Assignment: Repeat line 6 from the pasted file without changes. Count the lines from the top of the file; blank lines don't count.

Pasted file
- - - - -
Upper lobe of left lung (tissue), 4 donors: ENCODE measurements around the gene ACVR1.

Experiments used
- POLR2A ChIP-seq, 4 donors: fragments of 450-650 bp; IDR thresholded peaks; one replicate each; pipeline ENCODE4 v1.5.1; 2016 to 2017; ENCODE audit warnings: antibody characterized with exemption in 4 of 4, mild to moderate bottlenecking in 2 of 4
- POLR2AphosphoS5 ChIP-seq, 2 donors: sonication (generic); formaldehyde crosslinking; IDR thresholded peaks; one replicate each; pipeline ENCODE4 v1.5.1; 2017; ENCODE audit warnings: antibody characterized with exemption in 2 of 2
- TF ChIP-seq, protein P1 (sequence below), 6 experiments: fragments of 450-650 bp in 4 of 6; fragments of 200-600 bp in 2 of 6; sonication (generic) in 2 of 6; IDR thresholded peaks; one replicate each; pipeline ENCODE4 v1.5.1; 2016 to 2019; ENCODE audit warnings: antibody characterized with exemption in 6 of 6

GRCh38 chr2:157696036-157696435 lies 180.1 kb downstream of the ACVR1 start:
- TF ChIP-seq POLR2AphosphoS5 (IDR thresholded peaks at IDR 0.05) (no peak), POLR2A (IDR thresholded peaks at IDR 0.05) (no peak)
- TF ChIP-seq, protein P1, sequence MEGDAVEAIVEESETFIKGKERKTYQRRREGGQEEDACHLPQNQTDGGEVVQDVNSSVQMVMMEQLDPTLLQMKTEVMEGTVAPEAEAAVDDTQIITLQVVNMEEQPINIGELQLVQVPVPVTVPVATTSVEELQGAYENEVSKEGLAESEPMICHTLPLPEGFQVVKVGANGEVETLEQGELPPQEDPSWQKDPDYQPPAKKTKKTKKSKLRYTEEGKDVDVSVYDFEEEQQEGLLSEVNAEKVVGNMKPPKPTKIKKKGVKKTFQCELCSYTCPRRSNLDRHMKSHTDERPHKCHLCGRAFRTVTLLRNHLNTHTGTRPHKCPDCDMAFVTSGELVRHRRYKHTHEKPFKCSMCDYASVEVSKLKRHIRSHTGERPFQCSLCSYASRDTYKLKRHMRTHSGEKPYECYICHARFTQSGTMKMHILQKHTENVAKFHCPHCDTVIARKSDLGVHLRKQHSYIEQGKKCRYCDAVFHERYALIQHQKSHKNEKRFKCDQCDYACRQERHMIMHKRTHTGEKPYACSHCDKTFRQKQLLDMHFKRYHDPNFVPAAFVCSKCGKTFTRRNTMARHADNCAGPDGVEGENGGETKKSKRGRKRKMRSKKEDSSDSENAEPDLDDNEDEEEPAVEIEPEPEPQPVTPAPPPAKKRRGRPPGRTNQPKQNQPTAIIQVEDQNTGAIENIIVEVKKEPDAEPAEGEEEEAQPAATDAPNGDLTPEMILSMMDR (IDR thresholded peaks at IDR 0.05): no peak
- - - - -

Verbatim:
GRCh38 chr2:157696036-157696435 lies 180.1 kb downstream of the ACVR1 start: